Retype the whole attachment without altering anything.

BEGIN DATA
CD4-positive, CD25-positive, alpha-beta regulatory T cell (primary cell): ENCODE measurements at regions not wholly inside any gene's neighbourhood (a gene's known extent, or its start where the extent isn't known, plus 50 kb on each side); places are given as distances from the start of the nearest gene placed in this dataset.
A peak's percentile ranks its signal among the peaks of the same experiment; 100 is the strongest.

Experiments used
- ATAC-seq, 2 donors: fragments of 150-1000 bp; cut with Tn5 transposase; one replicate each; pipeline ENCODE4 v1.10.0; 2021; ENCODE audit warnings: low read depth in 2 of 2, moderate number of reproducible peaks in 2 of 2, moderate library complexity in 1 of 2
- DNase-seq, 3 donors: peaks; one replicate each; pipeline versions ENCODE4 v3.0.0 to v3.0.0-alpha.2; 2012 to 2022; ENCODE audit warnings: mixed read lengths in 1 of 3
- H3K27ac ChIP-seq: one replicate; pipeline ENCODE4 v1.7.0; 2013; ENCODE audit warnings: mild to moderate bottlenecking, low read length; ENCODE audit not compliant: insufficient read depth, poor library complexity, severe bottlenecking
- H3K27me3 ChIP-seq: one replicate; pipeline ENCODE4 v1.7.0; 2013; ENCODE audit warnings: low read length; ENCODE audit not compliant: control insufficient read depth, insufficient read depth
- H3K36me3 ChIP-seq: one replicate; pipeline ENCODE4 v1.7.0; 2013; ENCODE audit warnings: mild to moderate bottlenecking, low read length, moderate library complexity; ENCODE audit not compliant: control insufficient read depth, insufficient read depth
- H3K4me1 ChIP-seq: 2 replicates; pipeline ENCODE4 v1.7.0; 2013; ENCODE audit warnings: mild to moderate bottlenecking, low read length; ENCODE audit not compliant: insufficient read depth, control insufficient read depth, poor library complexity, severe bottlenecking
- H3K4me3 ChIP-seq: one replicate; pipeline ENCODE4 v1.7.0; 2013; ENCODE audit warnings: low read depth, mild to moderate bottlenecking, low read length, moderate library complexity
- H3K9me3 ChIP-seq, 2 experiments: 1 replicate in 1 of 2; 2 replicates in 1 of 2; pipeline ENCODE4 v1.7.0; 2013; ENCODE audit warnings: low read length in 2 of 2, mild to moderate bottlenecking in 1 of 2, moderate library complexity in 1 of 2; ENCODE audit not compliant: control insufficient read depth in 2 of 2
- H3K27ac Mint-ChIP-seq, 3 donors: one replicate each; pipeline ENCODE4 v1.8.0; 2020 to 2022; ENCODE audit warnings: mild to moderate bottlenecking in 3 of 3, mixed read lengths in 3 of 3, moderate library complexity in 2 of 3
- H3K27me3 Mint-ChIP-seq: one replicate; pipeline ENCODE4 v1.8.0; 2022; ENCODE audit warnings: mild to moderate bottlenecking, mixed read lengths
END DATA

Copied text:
CD4-positive, CD25-positive, alpha-beta regulatory T cell (primary cell): ENCODE measurements at regions not wholly inside any gene's neighbourhood (a gene's known extent, or its start where the extent isn't known, plus 50 kb on each side); places are given as distances from the start of the nearest gene placed in this dataset.
A peak's percentile ranks its signal among the peaks of the same experiment; 100 is the strongest.

Experiments used
- ATAC-seq, 2 donors: fragments of 150-1000 bp; cut with Tn5 transposase; one replicate each; pipeline ENCODE4 v1.10.0; 2021; ENCODE audit warnings: low read depth in 2 of 2, moderate number of reproducible peaks in 2 of 2, moderate library complexity in 1 of 2
- DNase-seq, 3 donors: peaks; one replicate each; pipeline versions ENCODE4 v3.0.0 to v3.0.0-alpha.2; 2012 to 2022; ENCODE audit warnings: mixed read lengths in 1 of 3
- H3K27ac ChIP-seq: one replicate; pipeline ENCODE4 v1.7.0; 2013; ENCODE audit warnings: mild to moderate bottlenecking, low read length; ENCODE audit not compliant: insufficient read depth, poor library complexity, severe bottlenecking
- H3K27me3 ChIP-seq: one replicate; pipeline ENCODE4 v1.7.0; 2013; ENCODE audit warnings: low read length; ENCODE audit not compliant: control insufficient read depth, insufficient read depth
- H3K36me3 ChIP-seq: one replicate; pipeline ENCODE4 v1.7.0; 2013; ENCODE audit warnings: mild to moderate bottlenecking, low read length, moderate library complexity; ENCODE audit not compliant: control insufficient read depth, insufficient read depth
- H3K4me1 ChIP-seq: 2 replicates; pipeline ENCODE4 v1.7.0; 2013; ENCODE audit warnings: mild to moderate bottlenecking, low read length; ENCODE audit not compliant: insufficient read depth, control insufficient read depth, poor library complexity, severe bottlenecking
- H3K4me3 ChIP-seq: one replicate; pipeline ENCODE4 v1.7.0; 2013; ENCODE audit warnings: low read depth, mild to moderate bottlenecking, low read length, moderate library complexity
- H3K9me3 ChIP-seq, 2 experiments: 1 replicate in 1 of 2; 2 replicates in 1 of 2; pipeline ENCODE4 v1.7.0; 2013; ENCODE audit warnings: low read length in 2 of 2, mild to moderate bottlenecking in 1 of 2, moderate library complexity in 1 of 2; ENCODE audit not compliant: control insufficient read depth in 2 of 2
- H3K27ac Mint-ChIP-seq, 3 donors: one replicate each; pipeline ENCODE4 v1.8.0; 2020 to 2022; ENCODE audit warnings: mild to moderate bottlenecking in 3 of 3, mixed read lengths in 3 of 3, moderate library complexity in 2 of 3
- H3K27me3 Mint-ChIP-seq: one replicate; pipeline ENCODE4 v1.8.0; 2022; ENCODE audit warnings: mild to moderate bottlenecking, mixed read lengths